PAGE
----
The Outhouse Escapade of 2003

Just took Oakley for a rare midday walk. We don’t do that very often. Today’s exception comes courtesy of a thunderstorm sandwich. We began the day with a sound and light show and will end the afternoon with one. The air grows heavy and ripe with moisture while a cool breeze tries in vain to brush it and the heat back.

Oakley has had his two walks, so whatever is slated to happen can. We are home. We are safe. We are not going anywhere until I feel reasonably sure that we can do so safely.

Don’t get me wrong; I love a good thunderstorm. Standing in my field and watching them roll in from the north and west makes me feel like a priestess of old connecting earth and sky.  Many years ago when I was still trying to work at a conventional job, I ran to my car to make sure that the windows were closed. An enormous green cloud roiled across the sky. The platinum lightning streaked though it. I stood there until my supervisor grabbed my arm and dragged me inside. He’d been calling my name to get my attention for five minutes, but the roaring wind coupled with my focus on the cloud rendered me temporarily deaf.

What I don’t love is getting caught in them on walks.

Some years ago, I watched the skies one morning. Orion performed an interpretive dance to express his impatience. Iffy, yes, but I decided that we’d at least be able to walk the trail around the larger lake at his favorite park before things hit the weather fan.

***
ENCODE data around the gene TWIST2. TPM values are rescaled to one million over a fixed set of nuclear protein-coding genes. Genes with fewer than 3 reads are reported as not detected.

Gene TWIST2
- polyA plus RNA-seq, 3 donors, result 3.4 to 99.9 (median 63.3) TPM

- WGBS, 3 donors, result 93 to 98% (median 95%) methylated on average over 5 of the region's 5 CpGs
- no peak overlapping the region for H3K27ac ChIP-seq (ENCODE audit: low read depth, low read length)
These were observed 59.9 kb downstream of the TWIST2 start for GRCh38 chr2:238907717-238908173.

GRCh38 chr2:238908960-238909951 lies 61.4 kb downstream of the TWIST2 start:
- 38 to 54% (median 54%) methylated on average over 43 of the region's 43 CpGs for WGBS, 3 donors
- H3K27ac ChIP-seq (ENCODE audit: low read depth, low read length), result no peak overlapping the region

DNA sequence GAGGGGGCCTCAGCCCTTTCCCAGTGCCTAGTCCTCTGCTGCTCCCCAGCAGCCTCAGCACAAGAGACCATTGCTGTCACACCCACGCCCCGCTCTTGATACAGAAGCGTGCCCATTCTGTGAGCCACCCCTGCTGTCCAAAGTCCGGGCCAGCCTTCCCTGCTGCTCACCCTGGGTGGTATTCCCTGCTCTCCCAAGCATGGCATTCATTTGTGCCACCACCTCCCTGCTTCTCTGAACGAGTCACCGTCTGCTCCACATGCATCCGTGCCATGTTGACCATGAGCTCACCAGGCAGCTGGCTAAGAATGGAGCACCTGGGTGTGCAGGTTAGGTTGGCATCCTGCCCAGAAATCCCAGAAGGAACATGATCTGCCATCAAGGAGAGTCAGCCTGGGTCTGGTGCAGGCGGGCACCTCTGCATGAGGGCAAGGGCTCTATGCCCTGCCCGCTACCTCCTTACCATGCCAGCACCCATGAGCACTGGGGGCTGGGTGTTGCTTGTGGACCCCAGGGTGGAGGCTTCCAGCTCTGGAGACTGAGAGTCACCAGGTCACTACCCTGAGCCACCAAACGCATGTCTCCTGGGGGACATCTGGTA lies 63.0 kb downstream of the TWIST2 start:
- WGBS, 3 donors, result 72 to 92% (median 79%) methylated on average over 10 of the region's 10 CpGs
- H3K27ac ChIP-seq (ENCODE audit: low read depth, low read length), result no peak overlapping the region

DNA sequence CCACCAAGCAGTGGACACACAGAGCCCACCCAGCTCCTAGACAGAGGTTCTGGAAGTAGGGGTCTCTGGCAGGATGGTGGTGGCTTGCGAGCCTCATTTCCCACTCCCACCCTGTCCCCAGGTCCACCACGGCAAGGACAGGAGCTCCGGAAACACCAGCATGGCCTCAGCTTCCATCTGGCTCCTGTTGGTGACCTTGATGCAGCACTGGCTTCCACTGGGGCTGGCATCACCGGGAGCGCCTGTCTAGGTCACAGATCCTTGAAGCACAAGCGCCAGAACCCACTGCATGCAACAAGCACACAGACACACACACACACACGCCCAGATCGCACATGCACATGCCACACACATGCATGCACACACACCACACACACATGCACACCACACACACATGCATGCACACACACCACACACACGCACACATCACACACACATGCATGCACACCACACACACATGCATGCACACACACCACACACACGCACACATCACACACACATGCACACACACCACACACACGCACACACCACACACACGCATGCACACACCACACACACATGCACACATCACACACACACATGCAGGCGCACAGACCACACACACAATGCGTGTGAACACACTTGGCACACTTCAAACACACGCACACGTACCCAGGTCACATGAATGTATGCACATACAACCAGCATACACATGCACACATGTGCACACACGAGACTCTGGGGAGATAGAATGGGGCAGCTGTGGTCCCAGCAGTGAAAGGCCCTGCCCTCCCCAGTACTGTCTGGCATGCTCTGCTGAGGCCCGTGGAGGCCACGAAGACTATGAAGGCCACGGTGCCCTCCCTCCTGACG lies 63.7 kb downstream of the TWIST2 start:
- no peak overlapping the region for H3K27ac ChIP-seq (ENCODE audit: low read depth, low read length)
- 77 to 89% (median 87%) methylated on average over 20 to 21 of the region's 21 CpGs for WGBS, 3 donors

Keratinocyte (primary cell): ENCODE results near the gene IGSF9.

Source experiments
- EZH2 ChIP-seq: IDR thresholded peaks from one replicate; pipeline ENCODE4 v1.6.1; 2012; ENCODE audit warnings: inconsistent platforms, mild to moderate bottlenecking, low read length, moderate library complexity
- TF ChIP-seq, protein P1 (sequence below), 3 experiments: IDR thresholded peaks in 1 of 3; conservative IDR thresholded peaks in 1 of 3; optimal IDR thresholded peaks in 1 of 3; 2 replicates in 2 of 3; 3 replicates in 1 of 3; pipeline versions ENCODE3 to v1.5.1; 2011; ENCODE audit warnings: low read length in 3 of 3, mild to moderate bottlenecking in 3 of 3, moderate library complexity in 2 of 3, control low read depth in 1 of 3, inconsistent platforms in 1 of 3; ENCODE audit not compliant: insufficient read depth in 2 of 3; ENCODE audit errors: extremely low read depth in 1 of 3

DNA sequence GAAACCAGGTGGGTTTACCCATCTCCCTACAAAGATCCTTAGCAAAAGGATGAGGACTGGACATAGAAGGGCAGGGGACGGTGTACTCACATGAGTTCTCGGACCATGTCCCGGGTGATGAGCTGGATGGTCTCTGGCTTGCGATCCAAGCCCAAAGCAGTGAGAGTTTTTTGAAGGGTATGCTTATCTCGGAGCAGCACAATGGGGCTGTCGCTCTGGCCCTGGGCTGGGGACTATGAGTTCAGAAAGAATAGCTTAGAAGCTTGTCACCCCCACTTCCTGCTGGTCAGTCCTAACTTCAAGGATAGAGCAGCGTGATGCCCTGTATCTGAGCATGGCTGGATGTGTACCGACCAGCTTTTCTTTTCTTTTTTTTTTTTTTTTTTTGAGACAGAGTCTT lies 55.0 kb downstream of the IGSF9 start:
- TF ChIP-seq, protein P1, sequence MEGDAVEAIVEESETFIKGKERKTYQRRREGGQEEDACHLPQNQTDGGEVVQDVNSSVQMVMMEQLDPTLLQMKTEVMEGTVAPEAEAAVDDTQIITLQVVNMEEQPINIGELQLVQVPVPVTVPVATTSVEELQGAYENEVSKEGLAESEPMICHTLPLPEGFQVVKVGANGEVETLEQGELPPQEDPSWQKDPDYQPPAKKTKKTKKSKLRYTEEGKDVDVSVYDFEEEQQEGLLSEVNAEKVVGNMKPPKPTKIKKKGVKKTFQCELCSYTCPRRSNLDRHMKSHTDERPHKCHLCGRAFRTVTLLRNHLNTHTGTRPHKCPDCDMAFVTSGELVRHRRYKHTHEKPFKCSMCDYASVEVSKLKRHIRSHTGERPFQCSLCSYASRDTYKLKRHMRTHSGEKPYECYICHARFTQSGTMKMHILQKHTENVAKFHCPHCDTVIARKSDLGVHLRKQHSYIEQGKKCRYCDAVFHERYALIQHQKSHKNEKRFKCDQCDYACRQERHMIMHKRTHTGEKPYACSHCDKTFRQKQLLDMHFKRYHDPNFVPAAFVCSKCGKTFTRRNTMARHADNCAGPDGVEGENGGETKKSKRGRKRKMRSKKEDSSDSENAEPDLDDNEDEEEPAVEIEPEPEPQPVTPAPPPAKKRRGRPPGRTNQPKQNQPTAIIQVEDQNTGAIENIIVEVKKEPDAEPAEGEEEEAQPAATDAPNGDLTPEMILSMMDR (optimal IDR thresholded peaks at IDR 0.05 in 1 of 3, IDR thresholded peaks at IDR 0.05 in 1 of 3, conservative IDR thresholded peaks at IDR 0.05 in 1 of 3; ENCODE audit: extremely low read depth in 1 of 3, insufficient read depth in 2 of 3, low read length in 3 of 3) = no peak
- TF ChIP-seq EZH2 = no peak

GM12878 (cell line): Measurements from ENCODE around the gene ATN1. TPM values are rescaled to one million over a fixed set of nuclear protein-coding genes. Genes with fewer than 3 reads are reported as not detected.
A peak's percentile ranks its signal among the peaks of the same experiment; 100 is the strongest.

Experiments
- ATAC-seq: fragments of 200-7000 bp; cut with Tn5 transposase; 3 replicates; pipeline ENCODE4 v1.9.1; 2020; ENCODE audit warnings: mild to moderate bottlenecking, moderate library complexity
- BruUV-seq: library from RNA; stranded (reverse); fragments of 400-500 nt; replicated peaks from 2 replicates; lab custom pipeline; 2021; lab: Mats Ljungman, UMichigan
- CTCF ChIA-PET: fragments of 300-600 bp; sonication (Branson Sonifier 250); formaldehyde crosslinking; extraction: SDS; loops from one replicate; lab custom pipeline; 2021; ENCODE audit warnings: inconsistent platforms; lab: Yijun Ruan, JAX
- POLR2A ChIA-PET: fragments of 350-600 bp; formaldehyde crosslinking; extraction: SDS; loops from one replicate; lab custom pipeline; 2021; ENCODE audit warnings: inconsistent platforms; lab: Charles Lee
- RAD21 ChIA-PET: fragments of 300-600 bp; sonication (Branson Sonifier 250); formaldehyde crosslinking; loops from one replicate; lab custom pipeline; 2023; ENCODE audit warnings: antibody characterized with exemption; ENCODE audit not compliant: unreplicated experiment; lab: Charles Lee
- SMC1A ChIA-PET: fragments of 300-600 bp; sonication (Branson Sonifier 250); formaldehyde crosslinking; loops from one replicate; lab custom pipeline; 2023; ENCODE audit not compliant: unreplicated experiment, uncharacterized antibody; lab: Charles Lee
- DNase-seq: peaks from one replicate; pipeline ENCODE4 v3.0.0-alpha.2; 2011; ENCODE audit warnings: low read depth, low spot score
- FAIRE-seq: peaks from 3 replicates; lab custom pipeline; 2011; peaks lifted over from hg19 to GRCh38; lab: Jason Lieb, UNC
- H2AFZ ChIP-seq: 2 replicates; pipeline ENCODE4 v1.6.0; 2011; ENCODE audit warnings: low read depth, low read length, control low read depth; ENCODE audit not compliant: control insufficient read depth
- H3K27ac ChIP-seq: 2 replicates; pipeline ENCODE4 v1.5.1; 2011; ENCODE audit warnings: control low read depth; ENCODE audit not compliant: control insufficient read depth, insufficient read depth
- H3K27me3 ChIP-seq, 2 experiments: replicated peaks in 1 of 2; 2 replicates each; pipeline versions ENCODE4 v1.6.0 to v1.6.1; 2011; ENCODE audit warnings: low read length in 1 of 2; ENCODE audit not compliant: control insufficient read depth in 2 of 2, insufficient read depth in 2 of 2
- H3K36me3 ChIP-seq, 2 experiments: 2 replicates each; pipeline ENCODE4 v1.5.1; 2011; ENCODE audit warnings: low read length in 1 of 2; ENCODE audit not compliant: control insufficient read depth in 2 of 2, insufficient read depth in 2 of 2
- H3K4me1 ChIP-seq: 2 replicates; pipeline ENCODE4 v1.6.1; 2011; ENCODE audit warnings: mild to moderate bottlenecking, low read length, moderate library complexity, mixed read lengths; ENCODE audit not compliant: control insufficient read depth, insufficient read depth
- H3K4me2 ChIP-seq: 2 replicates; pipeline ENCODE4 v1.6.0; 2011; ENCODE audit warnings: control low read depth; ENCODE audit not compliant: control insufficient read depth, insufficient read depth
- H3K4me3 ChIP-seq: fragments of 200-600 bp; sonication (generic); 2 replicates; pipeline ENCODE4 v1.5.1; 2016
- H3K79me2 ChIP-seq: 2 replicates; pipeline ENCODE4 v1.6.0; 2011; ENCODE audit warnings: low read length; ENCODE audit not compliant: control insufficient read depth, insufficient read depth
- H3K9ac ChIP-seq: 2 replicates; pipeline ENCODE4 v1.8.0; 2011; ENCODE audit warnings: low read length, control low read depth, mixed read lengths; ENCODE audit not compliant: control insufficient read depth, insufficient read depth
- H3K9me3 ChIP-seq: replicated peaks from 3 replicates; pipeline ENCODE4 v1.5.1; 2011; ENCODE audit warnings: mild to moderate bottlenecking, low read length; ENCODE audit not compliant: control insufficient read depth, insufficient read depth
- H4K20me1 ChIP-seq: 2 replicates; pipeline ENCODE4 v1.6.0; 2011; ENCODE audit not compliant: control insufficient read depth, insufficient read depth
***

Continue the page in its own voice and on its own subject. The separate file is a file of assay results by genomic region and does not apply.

Not quite. The storm picked up speed, overtaking us halfway through the walk. Orion began trembling. He hated thunderstorms with a vengeance. I dragged him into the nearest shelter. At that point in the trail, it was an outhouse.

I don’t know how long we took refuge there. It was a Monday, and the park employees hadn’t cleaned that outhouse yet. Still, it was a safe if stinky shelter.

We crouched there for a good hour. Either because he could really see where the noise was coming from, or because he’d gone into shock, Orion sat and watched the lightning streak its way across the sky though the skylights.

The rain continued pouring after the electrical activity had calmed. Orion and I made it back to the car, a little stinky, a lot wet, but safe.

My sinuses haven’t been quite the same, but my love and respect for storms still are. I just prefer to watch them from a venue where I know I can get inside as soon as possible these days.

From his cave between the love seat and arm chair, Oakley agrees.

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